Oil prices rise following Hamas attack on Israel

Oil prices have jumped on concerns that the situation in Israel and Gaza could disrupt output from the Middle East.

Brent crude, the international benchmark, climbed by $2.25 a barrel to $86.83, while US prices also rose.

Israel and Palestinian territories are not oil producers but the Middle Eastern region accounts for almost a third of global supply.

Hamas’s assault on Israel was the biggest escalation between the two sides for decades.

Western nations condemned the attacks. A spokesperson for Hamas, the Palestinian militant group, told the BBC that the group had direct backing for the move from Iran – one of the world’s largest oil producers.

Iran denied involvement in the assault at a UN Security Council meeting in New York on Sunday, Reuters reported. But Iranian President Ebrahim Raisi has expressed support for the attack.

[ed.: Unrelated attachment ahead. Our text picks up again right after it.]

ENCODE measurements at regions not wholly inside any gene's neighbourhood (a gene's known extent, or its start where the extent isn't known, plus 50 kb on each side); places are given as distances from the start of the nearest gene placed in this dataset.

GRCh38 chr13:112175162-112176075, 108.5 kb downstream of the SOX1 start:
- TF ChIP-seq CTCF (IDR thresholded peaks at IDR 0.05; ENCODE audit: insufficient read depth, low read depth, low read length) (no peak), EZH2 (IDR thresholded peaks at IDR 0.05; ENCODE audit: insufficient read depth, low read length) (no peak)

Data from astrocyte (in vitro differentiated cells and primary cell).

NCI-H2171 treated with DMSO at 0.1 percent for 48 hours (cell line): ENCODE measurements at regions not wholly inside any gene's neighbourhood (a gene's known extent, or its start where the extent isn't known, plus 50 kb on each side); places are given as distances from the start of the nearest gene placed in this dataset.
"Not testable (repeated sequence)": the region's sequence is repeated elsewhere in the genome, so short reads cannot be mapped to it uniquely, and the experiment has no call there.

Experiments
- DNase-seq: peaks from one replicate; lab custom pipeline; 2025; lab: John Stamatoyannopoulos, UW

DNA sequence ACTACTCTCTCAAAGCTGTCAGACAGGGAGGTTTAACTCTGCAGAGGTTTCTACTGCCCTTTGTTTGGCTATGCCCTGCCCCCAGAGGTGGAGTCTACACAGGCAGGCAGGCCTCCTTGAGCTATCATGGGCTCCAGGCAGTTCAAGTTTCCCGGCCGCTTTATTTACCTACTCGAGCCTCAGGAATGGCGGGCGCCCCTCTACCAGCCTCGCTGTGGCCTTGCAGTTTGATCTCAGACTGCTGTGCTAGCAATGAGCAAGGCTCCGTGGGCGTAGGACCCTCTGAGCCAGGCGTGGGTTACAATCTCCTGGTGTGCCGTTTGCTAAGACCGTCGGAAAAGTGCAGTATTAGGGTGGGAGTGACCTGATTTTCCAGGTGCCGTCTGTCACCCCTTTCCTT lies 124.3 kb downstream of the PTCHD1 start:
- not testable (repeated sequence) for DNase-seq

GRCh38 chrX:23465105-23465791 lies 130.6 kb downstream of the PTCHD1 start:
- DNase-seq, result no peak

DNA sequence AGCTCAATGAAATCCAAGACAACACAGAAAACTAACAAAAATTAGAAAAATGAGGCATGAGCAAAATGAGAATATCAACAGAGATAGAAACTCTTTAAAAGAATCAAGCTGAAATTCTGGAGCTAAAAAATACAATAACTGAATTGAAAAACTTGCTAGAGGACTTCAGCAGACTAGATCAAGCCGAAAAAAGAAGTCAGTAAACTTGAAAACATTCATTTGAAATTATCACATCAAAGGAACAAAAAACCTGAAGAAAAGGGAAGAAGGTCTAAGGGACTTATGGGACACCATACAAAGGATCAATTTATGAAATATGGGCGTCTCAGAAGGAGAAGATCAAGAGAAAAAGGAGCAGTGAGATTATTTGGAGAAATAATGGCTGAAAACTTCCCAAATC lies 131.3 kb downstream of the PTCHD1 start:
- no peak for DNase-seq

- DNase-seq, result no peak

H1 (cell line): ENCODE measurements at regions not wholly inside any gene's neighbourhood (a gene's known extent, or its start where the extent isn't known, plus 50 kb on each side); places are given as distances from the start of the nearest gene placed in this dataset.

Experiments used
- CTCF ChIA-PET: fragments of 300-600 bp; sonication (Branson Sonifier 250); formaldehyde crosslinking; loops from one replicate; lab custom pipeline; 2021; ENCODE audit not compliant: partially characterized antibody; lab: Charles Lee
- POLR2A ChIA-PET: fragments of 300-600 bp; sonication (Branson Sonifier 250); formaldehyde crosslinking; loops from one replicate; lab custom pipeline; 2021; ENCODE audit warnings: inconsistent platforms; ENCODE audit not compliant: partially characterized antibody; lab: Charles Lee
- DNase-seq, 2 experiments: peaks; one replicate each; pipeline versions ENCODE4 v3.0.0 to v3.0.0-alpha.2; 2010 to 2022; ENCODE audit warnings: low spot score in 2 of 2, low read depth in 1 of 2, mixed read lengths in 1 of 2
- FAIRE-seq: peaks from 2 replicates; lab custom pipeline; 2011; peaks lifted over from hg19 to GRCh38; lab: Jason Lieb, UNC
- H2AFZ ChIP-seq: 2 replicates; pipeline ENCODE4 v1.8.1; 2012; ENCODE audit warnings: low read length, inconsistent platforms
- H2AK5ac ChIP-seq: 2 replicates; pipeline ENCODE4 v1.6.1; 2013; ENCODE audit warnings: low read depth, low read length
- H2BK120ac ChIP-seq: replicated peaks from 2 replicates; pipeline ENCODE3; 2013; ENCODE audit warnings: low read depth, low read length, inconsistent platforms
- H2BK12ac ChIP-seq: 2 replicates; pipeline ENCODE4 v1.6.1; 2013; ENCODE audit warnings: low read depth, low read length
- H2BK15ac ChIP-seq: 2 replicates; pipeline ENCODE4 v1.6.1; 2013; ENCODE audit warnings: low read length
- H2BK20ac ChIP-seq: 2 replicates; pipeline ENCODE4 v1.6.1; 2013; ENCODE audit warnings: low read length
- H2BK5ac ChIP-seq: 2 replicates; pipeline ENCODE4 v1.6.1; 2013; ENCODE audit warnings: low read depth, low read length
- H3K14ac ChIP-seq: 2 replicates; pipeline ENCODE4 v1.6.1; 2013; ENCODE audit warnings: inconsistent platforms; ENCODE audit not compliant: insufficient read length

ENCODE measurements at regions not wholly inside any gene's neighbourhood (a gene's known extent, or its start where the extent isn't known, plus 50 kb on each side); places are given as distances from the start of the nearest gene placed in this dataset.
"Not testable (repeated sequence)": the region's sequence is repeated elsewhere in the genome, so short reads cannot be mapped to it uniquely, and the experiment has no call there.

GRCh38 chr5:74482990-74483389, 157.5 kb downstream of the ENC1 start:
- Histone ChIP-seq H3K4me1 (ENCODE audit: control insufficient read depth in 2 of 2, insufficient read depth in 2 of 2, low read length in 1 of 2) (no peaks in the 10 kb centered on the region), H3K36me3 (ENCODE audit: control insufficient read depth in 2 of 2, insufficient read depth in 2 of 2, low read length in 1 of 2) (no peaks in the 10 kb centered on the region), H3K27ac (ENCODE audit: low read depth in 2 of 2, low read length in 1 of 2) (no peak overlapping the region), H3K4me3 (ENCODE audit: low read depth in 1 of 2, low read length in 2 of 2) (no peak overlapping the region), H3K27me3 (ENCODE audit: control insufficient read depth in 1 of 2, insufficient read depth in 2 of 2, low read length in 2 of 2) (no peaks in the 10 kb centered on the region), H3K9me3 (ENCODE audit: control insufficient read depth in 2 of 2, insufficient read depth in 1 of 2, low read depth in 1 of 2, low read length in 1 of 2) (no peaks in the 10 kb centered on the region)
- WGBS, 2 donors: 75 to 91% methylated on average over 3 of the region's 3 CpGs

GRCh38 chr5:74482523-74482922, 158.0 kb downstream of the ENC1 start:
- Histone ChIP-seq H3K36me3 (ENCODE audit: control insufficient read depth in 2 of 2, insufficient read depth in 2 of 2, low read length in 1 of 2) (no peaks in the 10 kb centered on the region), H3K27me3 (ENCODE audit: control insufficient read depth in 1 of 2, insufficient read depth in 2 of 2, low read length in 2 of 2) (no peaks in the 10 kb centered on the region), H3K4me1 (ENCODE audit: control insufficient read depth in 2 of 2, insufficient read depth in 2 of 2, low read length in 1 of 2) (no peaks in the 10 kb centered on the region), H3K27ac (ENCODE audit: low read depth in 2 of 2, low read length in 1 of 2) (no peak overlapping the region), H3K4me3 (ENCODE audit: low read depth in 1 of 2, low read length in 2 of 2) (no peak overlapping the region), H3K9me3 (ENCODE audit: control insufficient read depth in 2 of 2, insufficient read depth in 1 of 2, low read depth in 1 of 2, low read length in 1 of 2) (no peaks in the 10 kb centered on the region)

On Monday, Israel ordered US oil giant Chevron to pause production at the Tamar natural gas field off the country’s northern coast, which is within range of rocket fire from the Gaza Strip.

The country’s energy ministry, which has closed the field during previous periods of unrest, said there was enough fuel from other sources to meet Israel’s energy needs.

Israel’s largest offshore gas field, Leviathan, continues to operate as normal, Chevron said.

Energy analyst Saul Kavonic told the BBC that global oil prices have risen “due to the prospect of a wider conflagration that could spread to nearby major oil-producing nations such as Iran and Saudi Arabia”.


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